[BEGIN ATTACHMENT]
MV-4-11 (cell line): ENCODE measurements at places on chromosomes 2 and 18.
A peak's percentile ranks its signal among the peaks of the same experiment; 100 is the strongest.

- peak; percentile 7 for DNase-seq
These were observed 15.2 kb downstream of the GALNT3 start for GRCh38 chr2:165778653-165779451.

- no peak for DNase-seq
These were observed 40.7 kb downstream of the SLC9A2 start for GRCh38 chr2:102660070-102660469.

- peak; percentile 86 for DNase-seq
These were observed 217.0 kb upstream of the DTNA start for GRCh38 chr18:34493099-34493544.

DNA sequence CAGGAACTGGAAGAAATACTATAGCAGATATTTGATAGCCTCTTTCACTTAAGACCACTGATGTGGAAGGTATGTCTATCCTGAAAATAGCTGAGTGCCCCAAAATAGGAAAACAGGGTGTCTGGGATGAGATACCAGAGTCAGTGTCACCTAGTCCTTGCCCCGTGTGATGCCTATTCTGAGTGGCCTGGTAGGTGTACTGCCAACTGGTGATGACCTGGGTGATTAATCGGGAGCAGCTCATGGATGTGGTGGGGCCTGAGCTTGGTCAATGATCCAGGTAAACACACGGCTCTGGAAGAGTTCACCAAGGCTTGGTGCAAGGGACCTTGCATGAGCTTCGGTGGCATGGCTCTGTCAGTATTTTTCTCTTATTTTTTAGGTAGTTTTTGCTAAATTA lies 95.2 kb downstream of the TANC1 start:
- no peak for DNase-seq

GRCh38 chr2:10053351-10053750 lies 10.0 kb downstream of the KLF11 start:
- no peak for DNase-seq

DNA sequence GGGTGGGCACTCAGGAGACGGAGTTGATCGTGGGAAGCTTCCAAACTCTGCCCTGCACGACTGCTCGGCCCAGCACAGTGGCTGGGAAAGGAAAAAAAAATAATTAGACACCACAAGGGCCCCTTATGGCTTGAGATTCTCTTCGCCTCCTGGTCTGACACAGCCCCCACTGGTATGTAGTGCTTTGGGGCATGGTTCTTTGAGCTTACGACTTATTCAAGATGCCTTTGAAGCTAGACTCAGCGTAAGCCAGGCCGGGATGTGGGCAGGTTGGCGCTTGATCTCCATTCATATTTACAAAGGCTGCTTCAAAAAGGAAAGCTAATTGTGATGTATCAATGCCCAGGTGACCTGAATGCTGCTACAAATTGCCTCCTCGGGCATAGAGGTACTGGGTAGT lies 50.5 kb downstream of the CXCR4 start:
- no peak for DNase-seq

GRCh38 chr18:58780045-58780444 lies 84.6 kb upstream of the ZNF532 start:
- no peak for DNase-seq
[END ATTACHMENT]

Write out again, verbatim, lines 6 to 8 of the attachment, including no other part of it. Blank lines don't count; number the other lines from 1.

These were observed 40.7 kb downstream of the SLC9A2 start for GRCh38 chr2:102660070-102660469.

- peak; percentile 86 for DNase-seq
These were observed 217.0 kb upstream of the DTNA start for GRCh38 chr18:34493099-34493544.